Occasionally, the first world war pops up in my work. Not only because I grew up in Flanders Fields (Moorslede, just next to the battlefield of Passchendaele actually), but also because my grandfather and his two brothers fought in that war, and we have still some letters and photos of that time when the Belgian army hid behind the Yser river.
Fortunately, my grandfather survived the war (otherwise you wouldn’t be reading this) but one older brother died during the final offensive (september 1918), another died in 1930 due to the aftermath of gas poisoning in september 1918…
The war started in 1914 as quite a traditional war, with large masses of soldiers moving and cavalry doing a swift attack. The British and German uniforms were already adapted to the camouflage-techniques, but the Belgian army was in a transition and the French were still wearing their post-Napoleontic uniforms: very colourful, but useless on the battlefield. Fact: The red dye for the French infantry trousers was actually produced in Germany.
The inked version of the previous pencil drawing on chalk paper. This is a Belgian lancer. The Belgian Lancers never wore this hat, the czapka, because their German counterparts wore just the same model. To avoid confusion, the lancers went on mission with their “police hats”.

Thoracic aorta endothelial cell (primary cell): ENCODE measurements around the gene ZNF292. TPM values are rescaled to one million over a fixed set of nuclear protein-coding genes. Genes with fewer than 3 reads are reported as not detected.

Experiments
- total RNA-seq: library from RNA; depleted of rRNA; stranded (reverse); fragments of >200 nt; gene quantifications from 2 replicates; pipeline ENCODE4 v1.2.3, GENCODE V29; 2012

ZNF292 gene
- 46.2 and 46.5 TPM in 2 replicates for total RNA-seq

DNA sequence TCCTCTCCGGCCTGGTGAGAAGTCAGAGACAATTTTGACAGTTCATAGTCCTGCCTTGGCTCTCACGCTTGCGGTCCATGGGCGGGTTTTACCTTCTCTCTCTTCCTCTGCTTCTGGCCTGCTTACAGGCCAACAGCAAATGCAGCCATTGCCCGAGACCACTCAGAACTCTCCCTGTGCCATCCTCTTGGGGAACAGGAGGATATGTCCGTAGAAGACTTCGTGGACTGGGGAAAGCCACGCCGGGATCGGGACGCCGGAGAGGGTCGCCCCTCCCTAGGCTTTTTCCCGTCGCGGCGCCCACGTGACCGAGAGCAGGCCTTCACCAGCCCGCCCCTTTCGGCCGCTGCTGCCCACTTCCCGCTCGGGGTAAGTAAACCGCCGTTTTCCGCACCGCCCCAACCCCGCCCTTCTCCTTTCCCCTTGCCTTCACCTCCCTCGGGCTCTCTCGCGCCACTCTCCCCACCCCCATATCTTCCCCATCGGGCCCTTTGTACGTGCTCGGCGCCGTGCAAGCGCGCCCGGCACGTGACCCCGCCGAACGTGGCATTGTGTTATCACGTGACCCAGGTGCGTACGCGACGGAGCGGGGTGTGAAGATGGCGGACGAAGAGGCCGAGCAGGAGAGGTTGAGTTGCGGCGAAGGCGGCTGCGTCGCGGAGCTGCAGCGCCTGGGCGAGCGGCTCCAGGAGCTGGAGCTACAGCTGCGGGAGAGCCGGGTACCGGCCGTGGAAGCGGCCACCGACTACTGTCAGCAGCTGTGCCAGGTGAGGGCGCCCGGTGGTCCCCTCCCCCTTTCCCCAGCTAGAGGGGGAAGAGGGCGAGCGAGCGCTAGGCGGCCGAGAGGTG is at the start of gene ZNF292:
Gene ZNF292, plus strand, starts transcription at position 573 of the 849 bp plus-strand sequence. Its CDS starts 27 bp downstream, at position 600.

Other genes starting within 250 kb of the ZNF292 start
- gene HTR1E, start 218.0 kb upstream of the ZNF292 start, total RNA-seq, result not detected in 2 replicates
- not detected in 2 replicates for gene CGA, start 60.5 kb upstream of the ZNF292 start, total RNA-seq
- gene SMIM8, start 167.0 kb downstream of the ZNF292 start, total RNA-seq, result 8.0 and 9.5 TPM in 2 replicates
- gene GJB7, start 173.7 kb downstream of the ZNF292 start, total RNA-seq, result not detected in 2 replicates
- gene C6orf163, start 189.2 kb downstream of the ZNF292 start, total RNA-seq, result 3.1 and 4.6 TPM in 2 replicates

Detail of the previous image. Inked with a brush pen.
And this is how a soldier with horse looked at the end of the war, when they left the trenches during the last two months to push the German army back. Pencil drawing based on an illustration of a contemporary magazine.
Based on an actual photograph of French “poilus” (the hairy ones, the nickname of the infantry, because they didn’t have time to shave themselves). I suppose the original photo was staged, or was taken somewhere far from the first lines.
Based on an actual photo when under attack. The caption of the reference photo said “Souain 1915, en pleine attaque”. In the real photo (you can Google it by the caption) you see a lot of confusion in the faces and some blurry parts due to the camera movement of the nervous photographer.
Belgian infantry. This is how my granddad and his brothers must have looked from 1915 on, when their old uniforms were replaced with the ‘Casque Adrian’ (the French model helmet, but with a Belgian lion) and British model (and colour) uniforms. On black and white pictures, you can confuse the Belgian and French troops by their helmets, but there are enough distinct features on their uniforms eg. French puttees versus Belgian low boots with gaiters).
A sepia painting/pencil drawing of Alfred Bastien, an official Belgian war painter.
Sometimes even in my fantasy drawings I add a little touch of WO 1. Poppies and white grave stones: it might ring a bell.
Here you have all the images in one gallery: